A possible role for hepcidin in the detection of iron deficiency in severely anaemic HIV-infected patients in Malawi



Iron deficiency is a treatable cause of severe anaemia in low-and-middle-income-countries (LMIC). Diagnosing it remains challenging as peripheral blood markers poorly reflect bone-marrow iron deficiency (BM-ID), especially in the context of HIV-infection.


Severely anaemic (haemoglobin ?70g/l) HIV-infected adults were recruited at Queen Elizabeth Central Hospital, Blantyre, Malawi. BM-ID was evaluated. Accuracy of blood markers (including hepcidin, mean corpuscular volume, mean cellular haemoglobin concentration, serum iron, serum ferritin, soluble transferrin receptor (sTfR), sTfR index, sTfR-ratio) to detect BM-ID was evaluated by ROC area under the curve (AUCROC).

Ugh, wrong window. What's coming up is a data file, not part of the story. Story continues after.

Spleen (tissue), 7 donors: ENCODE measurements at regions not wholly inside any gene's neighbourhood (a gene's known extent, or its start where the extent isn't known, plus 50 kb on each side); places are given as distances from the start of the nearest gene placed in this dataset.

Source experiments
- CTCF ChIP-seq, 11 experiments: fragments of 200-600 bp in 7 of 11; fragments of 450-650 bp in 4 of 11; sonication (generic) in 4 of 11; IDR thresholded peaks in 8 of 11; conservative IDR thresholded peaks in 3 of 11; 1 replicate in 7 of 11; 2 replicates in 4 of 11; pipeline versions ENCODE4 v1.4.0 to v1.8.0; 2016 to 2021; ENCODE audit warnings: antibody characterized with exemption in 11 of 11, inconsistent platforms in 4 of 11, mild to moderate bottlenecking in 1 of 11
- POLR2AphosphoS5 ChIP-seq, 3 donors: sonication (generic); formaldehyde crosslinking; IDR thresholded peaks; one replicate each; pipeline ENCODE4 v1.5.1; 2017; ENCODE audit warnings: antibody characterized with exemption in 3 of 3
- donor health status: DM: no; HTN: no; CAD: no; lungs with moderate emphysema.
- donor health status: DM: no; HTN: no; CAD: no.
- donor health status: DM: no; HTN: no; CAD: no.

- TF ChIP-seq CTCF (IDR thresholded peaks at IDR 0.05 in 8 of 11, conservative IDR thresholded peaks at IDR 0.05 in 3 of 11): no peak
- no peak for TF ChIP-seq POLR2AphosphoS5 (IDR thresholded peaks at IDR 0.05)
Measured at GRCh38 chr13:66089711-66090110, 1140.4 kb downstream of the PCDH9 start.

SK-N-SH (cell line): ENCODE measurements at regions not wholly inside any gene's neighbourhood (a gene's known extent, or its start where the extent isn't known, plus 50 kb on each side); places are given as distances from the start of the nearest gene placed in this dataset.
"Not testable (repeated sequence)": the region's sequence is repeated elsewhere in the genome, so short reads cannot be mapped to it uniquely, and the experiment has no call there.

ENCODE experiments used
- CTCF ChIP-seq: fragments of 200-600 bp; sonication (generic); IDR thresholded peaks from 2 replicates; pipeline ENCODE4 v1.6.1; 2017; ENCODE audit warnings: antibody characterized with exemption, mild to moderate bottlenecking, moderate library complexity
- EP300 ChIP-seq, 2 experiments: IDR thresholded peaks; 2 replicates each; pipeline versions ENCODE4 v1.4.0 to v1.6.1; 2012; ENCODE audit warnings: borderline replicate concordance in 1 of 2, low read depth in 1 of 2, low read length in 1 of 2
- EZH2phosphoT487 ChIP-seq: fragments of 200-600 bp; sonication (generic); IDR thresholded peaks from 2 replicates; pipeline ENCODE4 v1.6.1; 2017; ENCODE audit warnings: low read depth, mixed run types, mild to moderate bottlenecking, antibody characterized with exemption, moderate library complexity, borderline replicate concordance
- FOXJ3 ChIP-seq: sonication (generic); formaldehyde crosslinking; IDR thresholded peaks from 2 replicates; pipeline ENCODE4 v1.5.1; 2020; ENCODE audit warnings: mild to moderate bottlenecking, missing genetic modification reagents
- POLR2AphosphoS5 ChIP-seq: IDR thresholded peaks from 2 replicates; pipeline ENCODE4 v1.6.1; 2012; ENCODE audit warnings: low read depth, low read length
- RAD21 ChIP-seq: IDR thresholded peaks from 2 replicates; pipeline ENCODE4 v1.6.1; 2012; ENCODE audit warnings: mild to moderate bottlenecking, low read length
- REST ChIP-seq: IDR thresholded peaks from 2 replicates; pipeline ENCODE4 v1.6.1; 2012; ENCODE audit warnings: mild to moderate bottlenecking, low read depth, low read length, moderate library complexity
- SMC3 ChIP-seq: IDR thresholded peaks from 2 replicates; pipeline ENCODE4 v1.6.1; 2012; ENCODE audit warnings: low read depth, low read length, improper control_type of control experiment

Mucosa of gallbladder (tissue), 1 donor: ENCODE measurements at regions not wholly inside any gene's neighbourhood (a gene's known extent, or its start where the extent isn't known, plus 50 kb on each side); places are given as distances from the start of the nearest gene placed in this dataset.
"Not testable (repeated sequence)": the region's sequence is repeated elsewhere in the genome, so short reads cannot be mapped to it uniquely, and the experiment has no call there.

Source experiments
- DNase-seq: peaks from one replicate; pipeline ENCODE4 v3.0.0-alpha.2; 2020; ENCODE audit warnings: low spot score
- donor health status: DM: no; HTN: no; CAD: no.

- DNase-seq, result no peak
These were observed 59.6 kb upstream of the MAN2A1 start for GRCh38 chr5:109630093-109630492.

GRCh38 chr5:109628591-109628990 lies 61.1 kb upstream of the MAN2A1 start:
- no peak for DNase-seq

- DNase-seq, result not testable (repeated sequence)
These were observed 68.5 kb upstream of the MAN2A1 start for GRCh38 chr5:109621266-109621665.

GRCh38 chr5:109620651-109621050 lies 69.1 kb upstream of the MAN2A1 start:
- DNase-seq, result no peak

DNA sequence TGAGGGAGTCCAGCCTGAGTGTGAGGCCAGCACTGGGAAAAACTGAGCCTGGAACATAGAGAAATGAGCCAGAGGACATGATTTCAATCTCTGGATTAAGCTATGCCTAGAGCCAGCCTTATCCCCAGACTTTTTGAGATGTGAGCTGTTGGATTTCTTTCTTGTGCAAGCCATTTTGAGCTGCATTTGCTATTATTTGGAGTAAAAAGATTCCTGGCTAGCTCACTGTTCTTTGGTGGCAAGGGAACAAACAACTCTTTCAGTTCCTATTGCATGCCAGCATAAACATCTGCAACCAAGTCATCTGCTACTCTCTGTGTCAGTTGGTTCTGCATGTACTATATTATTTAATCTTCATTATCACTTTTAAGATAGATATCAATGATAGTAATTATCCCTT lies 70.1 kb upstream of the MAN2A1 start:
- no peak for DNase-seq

Seventy-three patients were enrolled and 35 (48.0%) had BM-ID. Although hepcidin and MCV performed best (AUCROC of 0.593 and 0.545 respectively) all markers performed poorly in identifying BM-ID (ROC<0.6). The AUCROC of hepcidin in males was 0.767 (sensitivity 80%, specificity 78%) and in women 0.490 (sensitivity 60%, specificity 61%).


BM-ID deficiency was common in severely anaemic HIV-infected patients. It is an important and potential treatable contributor to severe anaemia but lack of definitive biomarkers makes it difficult to accurately assess iron status in these patients. Further investigation of the potential of hepcidin is needed, including exploration of the differences in hepcidin results between males and females.

Authors: Hulbers MHW, Calis JC, Allain TJ, Coupland SE, Phiri C, Phiri KS, Swinkels DW, Boele van Hensbroek M, Bates I
; Full Source: PLoS One. 2020 Feb 27;15(2):e0218694. doi: 10.1371/journal.pone.0218694. eCollection 2020